Merging flocks from a known source?

Discussion in 'Managing Your Flock' started by Chooksaurus, Nov 25, 2009.

  1. Chooksaurus

    Chooksaurus Chillin' With My Peeps

    Aug 8, 2009
    NW WI
    I am familiar with the idea of quarantining any new additions to a flock for 30 days or so to eliminate possible contamination. But, what about when you know the source and are reasonably sure that the birds are 100% healthy?

    We split orders of chicks with my parents so that we each ended up with parts of each shipment. They are from the same hatchery and are all about 8 months old. My parents are looking to cut back on the number of birds before winter, and 15 layers is too many for them because they do not take advantage of selling the extra eggs.

    On the other end, we have people lined up waiting for our extra eggs, and I'd like to take in 8 or so of her hens. Not to mention, it would help keep our coop warmer in the winter. From all visible signs, they are healthy, so the only thing that I think could be a problem is the establishment of the pecking order. We also have 6 bantam chicks that are 6 weeks old who stay right in the coop with the big girls, so there is a little concern about whether the new hens would realize they are part of the flock or harm them.

    What do you folks think? Are there any major problems that I might be overlooking? Our coop is 10x12, so we should be able to handle 30 full sized hens going by 4 feet per hen. With an addition of 8 hens, it would put us at 17 large, 3 laying bantams, and 6 bantam chicks (2 of which are male and will be leaving us later). We should be able to support them space-wise.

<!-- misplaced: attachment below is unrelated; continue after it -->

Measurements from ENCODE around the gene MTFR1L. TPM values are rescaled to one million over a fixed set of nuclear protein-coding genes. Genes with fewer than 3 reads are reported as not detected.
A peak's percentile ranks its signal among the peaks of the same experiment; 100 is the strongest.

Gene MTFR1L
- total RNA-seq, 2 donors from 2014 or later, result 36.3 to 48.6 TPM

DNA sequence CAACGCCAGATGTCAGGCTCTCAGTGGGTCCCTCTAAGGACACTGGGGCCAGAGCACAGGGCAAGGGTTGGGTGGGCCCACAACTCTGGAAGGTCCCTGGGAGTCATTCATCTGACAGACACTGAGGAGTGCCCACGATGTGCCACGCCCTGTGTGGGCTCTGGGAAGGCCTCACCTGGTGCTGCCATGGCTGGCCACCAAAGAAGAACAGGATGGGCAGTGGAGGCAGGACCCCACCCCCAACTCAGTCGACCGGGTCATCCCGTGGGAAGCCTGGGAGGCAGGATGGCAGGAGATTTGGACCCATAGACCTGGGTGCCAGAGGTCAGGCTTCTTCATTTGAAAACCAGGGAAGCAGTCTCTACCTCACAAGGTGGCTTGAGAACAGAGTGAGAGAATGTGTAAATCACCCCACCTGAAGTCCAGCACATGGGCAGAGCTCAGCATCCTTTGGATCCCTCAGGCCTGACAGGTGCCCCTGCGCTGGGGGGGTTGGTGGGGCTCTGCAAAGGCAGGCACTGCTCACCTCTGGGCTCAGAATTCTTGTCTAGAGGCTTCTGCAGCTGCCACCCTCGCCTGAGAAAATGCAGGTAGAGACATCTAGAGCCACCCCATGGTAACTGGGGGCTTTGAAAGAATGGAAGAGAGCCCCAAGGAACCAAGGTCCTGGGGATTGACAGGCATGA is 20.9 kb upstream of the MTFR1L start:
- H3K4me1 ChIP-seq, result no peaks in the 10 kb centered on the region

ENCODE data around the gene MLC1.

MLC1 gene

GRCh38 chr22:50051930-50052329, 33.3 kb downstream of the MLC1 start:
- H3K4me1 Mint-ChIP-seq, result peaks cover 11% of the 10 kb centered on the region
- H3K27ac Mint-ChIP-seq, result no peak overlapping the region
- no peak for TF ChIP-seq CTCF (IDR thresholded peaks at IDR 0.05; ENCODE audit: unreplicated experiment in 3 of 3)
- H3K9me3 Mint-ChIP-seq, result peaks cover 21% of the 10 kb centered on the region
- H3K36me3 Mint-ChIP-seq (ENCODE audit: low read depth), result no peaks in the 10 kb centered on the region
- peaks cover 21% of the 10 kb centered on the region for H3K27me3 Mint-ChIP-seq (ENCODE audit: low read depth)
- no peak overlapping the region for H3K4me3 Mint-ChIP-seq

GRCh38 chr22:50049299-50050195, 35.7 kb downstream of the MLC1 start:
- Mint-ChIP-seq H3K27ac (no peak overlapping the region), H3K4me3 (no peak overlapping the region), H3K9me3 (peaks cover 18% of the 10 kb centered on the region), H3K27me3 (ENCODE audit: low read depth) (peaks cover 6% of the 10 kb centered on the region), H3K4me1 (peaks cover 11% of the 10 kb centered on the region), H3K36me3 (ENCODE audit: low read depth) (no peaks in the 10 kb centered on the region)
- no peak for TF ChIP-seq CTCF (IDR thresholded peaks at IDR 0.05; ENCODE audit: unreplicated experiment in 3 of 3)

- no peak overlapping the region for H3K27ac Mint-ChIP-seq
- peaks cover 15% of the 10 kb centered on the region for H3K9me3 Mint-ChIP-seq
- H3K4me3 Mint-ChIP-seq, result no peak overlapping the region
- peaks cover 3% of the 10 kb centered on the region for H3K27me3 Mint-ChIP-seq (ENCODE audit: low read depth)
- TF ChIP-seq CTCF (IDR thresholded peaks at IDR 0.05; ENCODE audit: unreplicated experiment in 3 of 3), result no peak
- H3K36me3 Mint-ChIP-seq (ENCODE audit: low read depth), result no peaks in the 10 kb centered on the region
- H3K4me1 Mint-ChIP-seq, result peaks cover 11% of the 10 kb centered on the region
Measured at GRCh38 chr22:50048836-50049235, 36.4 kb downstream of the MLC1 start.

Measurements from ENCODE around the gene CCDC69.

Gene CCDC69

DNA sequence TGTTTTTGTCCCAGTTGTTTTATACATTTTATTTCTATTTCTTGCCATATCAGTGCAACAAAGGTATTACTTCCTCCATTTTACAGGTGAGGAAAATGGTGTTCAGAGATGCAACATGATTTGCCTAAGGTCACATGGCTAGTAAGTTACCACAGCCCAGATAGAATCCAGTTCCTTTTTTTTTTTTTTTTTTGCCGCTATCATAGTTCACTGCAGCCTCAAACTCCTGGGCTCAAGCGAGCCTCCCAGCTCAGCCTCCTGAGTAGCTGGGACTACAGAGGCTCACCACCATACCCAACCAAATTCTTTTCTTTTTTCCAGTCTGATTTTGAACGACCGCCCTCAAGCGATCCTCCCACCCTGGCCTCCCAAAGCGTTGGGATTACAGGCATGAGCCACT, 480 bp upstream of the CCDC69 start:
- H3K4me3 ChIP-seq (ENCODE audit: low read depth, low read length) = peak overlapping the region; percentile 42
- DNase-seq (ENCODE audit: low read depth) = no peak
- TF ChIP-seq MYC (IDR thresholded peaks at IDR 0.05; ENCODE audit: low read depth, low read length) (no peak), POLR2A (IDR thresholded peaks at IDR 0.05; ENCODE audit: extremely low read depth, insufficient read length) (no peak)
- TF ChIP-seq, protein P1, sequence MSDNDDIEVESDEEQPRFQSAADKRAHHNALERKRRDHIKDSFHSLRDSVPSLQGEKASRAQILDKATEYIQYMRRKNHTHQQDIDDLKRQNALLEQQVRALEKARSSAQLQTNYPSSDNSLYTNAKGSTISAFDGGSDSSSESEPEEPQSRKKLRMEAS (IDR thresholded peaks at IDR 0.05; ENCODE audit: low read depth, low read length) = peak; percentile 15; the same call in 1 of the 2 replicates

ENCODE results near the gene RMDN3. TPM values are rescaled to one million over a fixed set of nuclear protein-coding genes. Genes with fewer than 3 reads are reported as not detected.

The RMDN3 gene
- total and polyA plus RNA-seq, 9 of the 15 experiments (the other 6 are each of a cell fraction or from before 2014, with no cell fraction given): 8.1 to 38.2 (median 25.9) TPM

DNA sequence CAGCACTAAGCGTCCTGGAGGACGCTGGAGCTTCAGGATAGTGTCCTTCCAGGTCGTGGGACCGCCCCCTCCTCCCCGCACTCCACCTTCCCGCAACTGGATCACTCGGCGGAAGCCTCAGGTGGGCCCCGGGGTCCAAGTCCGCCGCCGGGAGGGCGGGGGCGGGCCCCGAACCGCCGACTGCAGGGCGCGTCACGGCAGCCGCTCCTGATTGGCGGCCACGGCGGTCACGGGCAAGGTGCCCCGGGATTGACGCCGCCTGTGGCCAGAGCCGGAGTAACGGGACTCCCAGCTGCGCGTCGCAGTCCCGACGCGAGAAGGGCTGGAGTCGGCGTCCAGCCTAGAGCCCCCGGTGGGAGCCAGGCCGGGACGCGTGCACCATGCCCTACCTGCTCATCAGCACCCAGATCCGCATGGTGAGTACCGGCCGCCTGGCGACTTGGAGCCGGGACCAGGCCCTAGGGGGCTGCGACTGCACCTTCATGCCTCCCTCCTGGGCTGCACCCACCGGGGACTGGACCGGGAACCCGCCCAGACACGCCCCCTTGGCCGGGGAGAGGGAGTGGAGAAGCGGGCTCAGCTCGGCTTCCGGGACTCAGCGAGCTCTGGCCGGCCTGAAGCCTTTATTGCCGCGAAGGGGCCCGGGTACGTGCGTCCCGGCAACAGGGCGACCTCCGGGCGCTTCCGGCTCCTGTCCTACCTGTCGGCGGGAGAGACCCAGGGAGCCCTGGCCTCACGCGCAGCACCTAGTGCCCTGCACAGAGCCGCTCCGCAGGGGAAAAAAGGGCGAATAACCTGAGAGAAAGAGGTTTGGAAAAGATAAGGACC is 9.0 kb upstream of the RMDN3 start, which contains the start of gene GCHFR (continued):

Thanks in advance for any advice.
  2. chicken master

    chicken master Chillin' With My Peeps

    Feb 16, 2009
    South carolina
    I think it would be fine.
  3. patandchickens

    patandchickens Flock Mistress

    Apr 20, 2007
    Ontario, Canada
    To me that is a sort of in between situation -- it is not worst-case (like, buying chickens at a general livestock auction or flea market, or getting chickens from a poorly kept flock with obvious symptoms of illness) but it is still not *as* safe as if you could quarantine them. There are diverse ways that your parents' part of the shipment could have caught something in the past 8 months, and they would not *necessarily* show it until/unless stressed by the move.

    That said, if you just cannot quarantine them and really want those chickens, I would say the odds of a disease problem being introduced with them are probably pretty low (although, ask your parents if the flock has *ever*, at all, had sniffles or sneezes or crusty eyes or that sort of thing). Many might decide the risk is acceptably low to do it. (I don't know what I'd do, actually. I would be torn, that's for sure)

    Good luck whichever you decide, have fun,


    NYREDS Overrun With Chickens

    Jan 14, 2008
    I have only ever [well at least in the last 40 years or so] bought birds from a source I knew & believed the birds to be healthy. In that time I have never isolated new birds & have never had a bad result. Maybe I'm just unusually lucky, but I have yet to win the Lottery.
  5. PandoraTaylor

    PandoraTaylor RT Poultry n Things

    Jun 29, 2009
    I would ask questions as Pat Suggested. then depending on the answers:

    (all Clear)-I would think it is ok.

    (any problems)-QUARENTINE!!!!

    However you should move them in at night! That way the stress of introduction is lessened.
    and they will not fight as much. Also add Electrolytes/ACV to the water for the first Day or so after getting them to help reduce stress.


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